Is referring to cities by their airport code a Taiwan thing?

I’ve only been there twice in my life, not at all in the past decade, and only have one friend who lives there, but even I knew this. It’s extremely common knowledge.

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It’s not a failure to observe something. It’s the observation of the opposite. I am telling you that San Franciscans don’t call the city SFO, and Angelenos don’t call the city LAX, New Yorkers don’t call the city JFK, and Bostonians don’t call the city BOS. I have lived in all of those cities, and many others I won’t list where the local residents do not refer to by the airport code.

People in some certain cities may call their city by the airport code, but that doesn’t make it a “thing” in the US, which was the OP’s point. It only means it’s a local “thing” in those specific cities.

A post was split to a new topic: From cities

the ATL is used all the time .

I think that means it is inconclusive, given the tiny sample size. Hence I won’t be arguing for or against it being a general trend. I will just push back against it not being a thing at all.

Disagree on this one. Maybe because I’m really into sports, but I see BOS used plenty. Dictionary.com agrees. What Does 'BOS' Mean? | Acronyms by Dictionary.com Which again speaks to the idea that cities with multiple major airports are more or less the only locations excluded from this trend.

Tourists may do it, but we don’t do it in Boston. We only do it to refer to the airport, or the sports team (only because that’s how they happen to abbreviate it on the scoreboard, not because it’s the airport code).

Strikes me is funny for some reason :laughing:

ORD is Chicago with none of the vowels or consonant.

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And BOS is Boston with all of the first half of the word and none of the second half.

I love CDG. Not the airport, the city. I know it’s controversial.

But the airport itself is quite unique moving between levels or floors. Like what people in the 70s thought future transportation would look like.

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Initialisms (technically they’re not, but I don’t know what they’re called) are very popular in Taiwan. I guess it comes from the business world. It’s hard to suppress a smile when someone says APP.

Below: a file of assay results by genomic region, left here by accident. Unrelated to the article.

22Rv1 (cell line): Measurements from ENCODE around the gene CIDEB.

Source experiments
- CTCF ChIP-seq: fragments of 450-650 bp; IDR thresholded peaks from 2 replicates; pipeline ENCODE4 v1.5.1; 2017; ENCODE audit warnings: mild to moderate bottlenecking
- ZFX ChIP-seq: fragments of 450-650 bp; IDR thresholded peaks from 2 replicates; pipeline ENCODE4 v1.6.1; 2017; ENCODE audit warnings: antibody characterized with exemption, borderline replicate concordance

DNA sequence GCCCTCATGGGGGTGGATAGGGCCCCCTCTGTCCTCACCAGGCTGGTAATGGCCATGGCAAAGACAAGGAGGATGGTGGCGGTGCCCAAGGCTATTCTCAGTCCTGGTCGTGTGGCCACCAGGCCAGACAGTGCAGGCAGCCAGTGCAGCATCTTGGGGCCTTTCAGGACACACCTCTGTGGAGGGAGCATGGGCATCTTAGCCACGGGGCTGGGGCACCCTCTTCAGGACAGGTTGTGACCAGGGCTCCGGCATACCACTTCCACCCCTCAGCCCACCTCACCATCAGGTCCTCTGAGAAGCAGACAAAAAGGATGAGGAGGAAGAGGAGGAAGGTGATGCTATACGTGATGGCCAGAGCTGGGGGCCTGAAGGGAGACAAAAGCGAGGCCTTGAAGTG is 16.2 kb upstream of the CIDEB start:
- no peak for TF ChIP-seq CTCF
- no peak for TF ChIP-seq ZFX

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Sure it is. It’s happening, and other people notice it but you don’t. Isn’t that the very definition of observation or lack of?

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Yet people do, very regularly. That’s what is being discussed here. You finding it “weird” isn’t really relevant to whether or not it occurs.

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I’ve never been to CDG (the city) but I have had a layover at CDG (the airport) before. It was lovely, although not as lovely as SFO (the airport). It was convenient. I loved being able to take the BART straight from my home in SFO (the city) to SFO (the airport).

How about you @Zhisean? Have you been to SFO (the city) or SFO (the airport)?

Ah, speaking of airports. That reminds me. I need to pick up my uncle from TPE (the city) this weekend and give him a ride to TPE (the airport).

That was my first airport ever in Europe!

It has been repeatedly stated by many in this thread that it obviously doesn’t apply in places like New York and Chicago. Places like Atlanta, DFW, Austin, Jacksonville, etc. where it does apply aren’t small, though. Those are all among the top 12 largest cities and/or metro areas in the country.

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Yep! It’s actually significantly greater in the north than the south as far as major cities go. It’s particularly bad in the Great Lakes area, but pretty strong in places like NYC and Philly, too.

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Isnt this thread in the Taiwan forum? I randomly asked taxis these couple days for fun to take me to TPE or KHH, not a single one understood what I was on about (the rest of the sentences were in mandarin). Even in random conversations that spring up where they ask where I am from, I said YVR, crickets. Vancouver, understood.

Outside of the ultra traveler’s, I still am having a hard time seeing this as a common thing in Taiwan. Have you been to HND before? Or, have you been to Tokyo before?

I still have doubts on this threads question being common, outside the previously mentioned specific fields.

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No, but I’ve been to NRT. Oh wait, same city.

Hahaha I think they meant it being common when writing in shorthand, not actually saying the letters out loud.

I’m having a hard time figuring out what they do when they need to refer to both the airport and the city in the same sentence.

Also, I’m convinced all that PDX merch was really meant to be airport merch, but then some idiot thought the letters represented the city, and started selling them as city merch, and then it caught on. :joy: